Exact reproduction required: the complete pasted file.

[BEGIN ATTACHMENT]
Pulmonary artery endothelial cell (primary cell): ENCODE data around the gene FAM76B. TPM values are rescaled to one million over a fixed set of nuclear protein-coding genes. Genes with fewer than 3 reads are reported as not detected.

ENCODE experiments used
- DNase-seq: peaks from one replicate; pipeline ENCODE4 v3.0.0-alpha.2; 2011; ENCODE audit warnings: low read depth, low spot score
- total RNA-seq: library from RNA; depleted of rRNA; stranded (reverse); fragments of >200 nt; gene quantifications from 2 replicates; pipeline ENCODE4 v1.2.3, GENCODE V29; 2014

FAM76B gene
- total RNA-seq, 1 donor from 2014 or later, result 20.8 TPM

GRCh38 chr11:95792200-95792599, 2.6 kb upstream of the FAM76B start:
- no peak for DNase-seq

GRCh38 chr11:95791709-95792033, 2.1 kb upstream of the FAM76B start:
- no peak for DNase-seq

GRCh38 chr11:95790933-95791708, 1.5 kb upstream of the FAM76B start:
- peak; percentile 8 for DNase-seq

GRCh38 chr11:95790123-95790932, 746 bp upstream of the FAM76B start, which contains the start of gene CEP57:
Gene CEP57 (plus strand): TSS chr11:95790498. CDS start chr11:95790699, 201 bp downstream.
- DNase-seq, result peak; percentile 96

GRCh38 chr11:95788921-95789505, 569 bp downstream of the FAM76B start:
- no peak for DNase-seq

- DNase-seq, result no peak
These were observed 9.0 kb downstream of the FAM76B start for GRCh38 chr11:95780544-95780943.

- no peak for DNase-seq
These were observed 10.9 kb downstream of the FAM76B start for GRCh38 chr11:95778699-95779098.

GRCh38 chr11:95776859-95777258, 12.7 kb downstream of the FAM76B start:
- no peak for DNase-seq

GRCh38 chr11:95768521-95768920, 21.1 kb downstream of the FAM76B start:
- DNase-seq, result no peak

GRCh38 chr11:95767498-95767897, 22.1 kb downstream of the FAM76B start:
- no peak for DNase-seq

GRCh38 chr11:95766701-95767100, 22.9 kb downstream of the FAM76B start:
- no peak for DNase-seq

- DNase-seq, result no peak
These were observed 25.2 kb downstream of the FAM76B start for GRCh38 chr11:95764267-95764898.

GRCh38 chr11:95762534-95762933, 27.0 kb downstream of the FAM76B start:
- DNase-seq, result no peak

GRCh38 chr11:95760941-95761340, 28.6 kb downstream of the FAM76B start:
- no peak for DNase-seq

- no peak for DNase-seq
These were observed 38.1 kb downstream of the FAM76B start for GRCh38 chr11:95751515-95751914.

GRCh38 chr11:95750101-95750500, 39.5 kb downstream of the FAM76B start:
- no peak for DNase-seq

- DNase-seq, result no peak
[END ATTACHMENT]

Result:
Pulmonary artery endothelial cell (primary cell): ENCODE data around the gene FAM76B. TPM values are rescaled to one million over a fixed set of nuclear protein-coding genes. Genes with fewer than 3 reads are reported as not detected.

ENCODE experiments used
- DNase-seq: peaks from one replicate; pipeline ENCODE4 v3.0.0-alpha.2; 2011; ENCODE audit warnings: low read depth, low spot score
- total RNA-seq: library from RNA; depleted of rRNA; stranded (reverse); fragments of >200 nt; gene quantifications from 2 replicates; pipeline ENCODE4 v1.2.3, GENCODE V29; 2014

FAM76B gene
- total RNA-seq, 1 donor from 2014 or later, result 20.8 TPM

GRCh38 chr11:95792200-95792599, 2.6 kb upstream of the FAM76B start:
- no peak for DNase-seq

GRCh38 chr11:95791709-95792033, 2.1 kb upstream of the FAM76B start:
- no peak for DNase-seq

GRCh38 chr11:95790933-95791708, 1.5 kb upstream of the FAM76B start:
- peak; percentile 8 for DNase-seq

GRCh38 chr11:95790123-95790932, 746 bp upstream of the FAM76B start, which contains the start of gene CEP57:
Gene CEP57 (plus strand): TSS chr11:95790498. CDS start chr11:95790699, 201 bp downstream.
- DNase-seq, result peak; percentile 96

GRCh38 chr11:95788921-95789505, 569 bp downstream of the FAM76B start:
- no peak for DNase-seq

- DNase-seq, result no peak
These were observed 9.0 kb downstream of the FAM76B start for GRCh38 chr11:95780544-95780943.

- no peak for DNase-seq
These were observed 10.9 kb downstream of the FAM76B start for GRCh38 chr11:95778699-95779098.

GRCh38 chr11:95776859-95777258, 12.7 kb downstream of the FAM76B start:
- no peak for DNase-seq

GRCh38 chr11:95768521-95768920, 21.1 kb downstream of the FAM76B start:
- DNase-seq, result no peak

GRCh38 chr11:95767498-95767897, 22.1 kb downstream of the FAM76B start:
- no peak for DNase-seq

GRCh38 chr11:95766701-95767100, 22.9 kb downstream of the FAM76B start:
- no peak for DNase-seq

- DNase-seq, result no peak
These were observed 25.2 kb downstream of the FAM76B start for GRCh38 chr11:95764267-95764898.

GRCh38 chr11:95762534-95762933, 27.0 kb downstream of the FAM76B start:
- DNase-seq, result no peak

GRCh38 chr11:95760941-95761340, 28.6 kb downstream of the FAM76B start:
- no peak for DNase-seq

- no peak for DNase-seq
These were observed 38.1 kb downstream of the FAM76B start for GRCh38 chr11:95751515-95751914.

GRCh38 chr11:95750101-95750500, 39.5 kb downstream of the FAM76B start:
- no peak for DNase-seq

- DNase-seq, result no peak